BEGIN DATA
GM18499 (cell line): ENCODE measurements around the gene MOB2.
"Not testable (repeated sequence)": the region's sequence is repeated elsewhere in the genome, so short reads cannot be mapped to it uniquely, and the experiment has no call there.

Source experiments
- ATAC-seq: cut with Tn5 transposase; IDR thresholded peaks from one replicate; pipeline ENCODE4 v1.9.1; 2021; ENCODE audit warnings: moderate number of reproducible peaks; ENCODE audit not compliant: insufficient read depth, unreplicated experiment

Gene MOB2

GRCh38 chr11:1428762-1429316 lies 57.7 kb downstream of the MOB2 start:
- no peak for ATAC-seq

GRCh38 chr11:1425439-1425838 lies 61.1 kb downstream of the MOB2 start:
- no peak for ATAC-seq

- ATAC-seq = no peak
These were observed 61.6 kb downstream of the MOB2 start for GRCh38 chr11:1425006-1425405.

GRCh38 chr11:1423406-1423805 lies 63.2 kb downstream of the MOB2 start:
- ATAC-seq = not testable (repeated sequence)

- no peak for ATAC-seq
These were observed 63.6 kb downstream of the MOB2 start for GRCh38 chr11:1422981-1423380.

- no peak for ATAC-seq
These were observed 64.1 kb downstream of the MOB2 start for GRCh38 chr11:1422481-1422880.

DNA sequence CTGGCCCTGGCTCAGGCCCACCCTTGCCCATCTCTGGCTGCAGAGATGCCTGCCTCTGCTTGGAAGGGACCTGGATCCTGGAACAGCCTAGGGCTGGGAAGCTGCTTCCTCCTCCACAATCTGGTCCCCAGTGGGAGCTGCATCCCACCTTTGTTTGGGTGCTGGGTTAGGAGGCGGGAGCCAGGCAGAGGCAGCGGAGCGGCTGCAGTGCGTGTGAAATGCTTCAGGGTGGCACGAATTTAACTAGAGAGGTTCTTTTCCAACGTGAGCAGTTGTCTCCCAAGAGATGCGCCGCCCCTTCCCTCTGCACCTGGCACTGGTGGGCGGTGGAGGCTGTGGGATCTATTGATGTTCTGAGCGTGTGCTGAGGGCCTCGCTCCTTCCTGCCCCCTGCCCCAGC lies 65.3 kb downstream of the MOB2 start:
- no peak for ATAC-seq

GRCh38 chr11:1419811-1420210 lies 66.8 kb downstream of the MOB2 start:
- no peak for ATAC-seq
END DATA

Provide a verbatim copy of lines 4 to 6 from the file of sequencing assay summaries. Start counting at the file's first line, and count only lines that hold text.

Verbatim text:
- ATAC-seq: cut with Tn5 transposase; IDR thresholded peaks from one replicate; pipeline ENCODE4 v1.9.1; 2021; ENCODE audit warnings: moderate number of reproducible peaks; ENCODE audit not compliant: insufficient read depth, unreplicated experiment

Gene MOB2

GRCh38 chr11:1428762-1429316 lies 57.7 kb downstream of the MOB2 start: